Theresa May’s election campaign, which ends today, is a lot like Diana Ross’ performance at the opening ceremony of the 1994 World Cup.
There, a stooge goalkeeper waited. The suspiciously-close-to-goal Supremes hitmaker, shimmied, shot and missed completely. Even so, the goal fell to pieces with a crash of pyrotechnics.
Stop (in the name of love) and let me explain. Much like Diana Ross’ penalty, everything in this election was set up for Theresa May.
Cuts she backed on police budgets are blamed for the three recent terror outrages in the capital and Manchester. People claim she will privatise the National Health Service.
British people hate being taken for granted by their politicians and May has done just that. The Brits have, during the campaign, had a good, long, hard look at the prime minister.
Her critics find her insincere, wooden and wanting. Some of her supporters no longer see her as the next Iron Lady.
But people remembered. Ross may once have duetted on Endless Love with Lionel Ritchie but she was no footballer.
For millions, she is now just a prancing maladroit who couldn’t bang it in an open goal when the pressure was on.
Heading into the Brexit negotiations, May needs the crushing majority many predicted to tame the extreme Brexiteers in her party.
If she doesn’t get it, she will soon find herself looking at her fellow Conservatives and wondering where did our love go?
A final word: I am sorry to say that this is my last Brief. I am leaving EURACTIV today for a new challenge, working in Brussels for a British newspaper. I want to thank all of you for letting me clog up your inboxes over the last ten months. It’s been a privilege. Special thanks to the two Sams and the rest of the team, who will help this newsletter go from strength to strength.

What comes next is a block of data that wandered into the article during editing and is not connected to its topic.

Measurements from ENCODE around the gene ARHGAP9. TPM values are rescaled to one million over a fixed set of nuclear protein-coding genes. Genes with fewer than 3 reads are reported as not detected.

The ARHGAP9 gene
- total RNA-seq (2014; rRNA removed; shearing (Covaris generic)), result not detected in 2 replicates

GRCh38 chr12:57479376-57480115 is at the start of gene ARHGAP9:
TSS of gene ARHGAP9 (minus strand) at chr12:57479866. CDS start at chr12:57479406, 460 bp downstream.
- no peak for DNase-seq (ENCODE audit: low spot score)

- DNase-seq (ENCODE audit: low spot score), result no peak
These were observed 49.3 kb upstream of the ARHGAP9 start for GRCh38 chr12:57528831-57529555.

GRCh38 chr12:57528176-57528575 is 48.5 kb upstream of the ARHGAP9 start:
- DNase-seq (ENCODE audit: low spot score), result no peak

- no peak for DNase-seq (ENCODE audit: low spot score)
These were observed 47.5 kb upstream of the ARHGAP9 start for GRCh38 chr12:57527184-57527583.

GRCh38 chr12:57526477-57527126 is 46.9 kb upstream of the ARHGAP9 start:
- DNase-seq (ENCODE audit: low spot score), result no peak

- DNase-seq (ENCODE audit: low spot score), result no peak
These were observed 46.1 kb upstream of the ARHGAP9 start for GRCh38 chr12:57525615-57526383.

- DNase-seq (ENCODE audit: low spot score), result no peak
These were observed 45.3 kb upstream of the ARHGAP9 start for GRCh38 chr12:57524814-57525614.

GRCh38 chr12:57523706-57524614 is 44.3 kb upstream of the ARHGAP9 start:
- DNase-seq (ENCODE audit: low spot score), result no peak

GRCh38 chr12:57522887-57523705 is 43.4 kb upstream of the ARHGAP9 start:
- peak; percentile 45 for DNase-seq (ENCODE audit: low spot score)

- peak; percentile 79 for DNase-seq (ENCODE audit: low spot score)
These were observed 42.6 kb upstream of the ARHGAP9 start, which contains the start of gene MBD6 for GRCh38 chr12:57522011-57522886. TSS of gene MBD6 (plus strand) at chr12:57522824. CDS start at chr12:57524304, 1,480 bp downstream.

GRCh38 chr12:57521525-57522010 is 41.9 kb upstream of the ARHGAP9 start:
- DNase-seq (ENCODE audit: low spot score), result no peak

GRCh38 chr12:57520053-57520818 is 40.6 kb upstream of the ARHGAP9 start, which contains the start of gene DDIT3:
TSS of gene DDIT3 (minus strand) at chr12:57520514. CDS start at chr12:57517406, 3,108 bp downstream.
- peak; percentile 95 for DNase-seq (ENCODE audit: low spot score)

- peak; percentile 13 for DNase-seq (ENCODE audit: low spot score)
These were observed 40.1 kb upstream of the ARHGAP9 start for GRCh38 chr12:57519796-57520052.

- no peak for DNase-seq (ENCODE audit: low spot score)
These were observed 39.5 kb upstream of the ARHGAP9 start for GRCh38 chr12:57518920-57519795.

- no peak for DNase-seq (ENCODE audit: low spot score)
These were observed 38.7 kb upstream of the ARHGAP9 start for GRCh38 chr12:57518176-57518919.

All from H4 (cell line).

The EU’s fraud squad is investigating six EU personnel in connection with the Panama Papers tax evasion scandal.
For the first time, the EU’s Single Resolution Board intervened to avert the collapse of Banco Popular. The move, which saw Spain’s sixth-largest bank transferred to Santander for €1, was welcomed by Madrid, Brussels and bank depositors, as it protects savings without costing tax-payers. But the solution wiped out bond-holders’ and share-holders’ investments. Check EURACTIV.com later for the full story.
ECR group leader Syed Kamall told EURACTIV Poland he wants to see Britain become a fairer, more global nation after Brexit. Experts have warned that controls on imports of Britain’s favourite foods and drinks could seriously harm EU farmers.
Reforms to organic farming regulations have fallen hostage to national interests, say the Greens.
America’s coal sector is the only industry to welcome Donald Trump’s decision to pull out of the Paris Agreement. The UK made big cuts to carbon emissions in 2015, while emissions increased across the EU as a whole.
German Finance Minister Wolfgang Schäuble accused the Greek government of failing to tax shipping adequately but Greece’s ship owners suspect him of domestic favouritism.
Brussels is adamant that the Western Balkans common market can be up and running in a year and Azerbaijan hopes its plans for a tax-free free-trade hub will give an economic leg-up to the whole Eurasian region.
Brussels has reassured Ankara that it will honour its side of the €3bn migrant deal by the end of the year. The Commission is gearing up to sanction the Visegrad Four over their refusal to cooperate with the bloc’s migrant quota scheme.
Look out ISIS: the European Parliament’s EPP and ALDE groups want a special committee to look into failings in Europe’s anti-terror cooperation.
LOOK OUT FOR…
Globally recognised feminist activist Gloria Steinem will give the keynote speech at tomorrow’s EWL conference on ending violence against women and girls. The conference will be followed by a demonstration in the centre of Brussels.
Views are the author’s.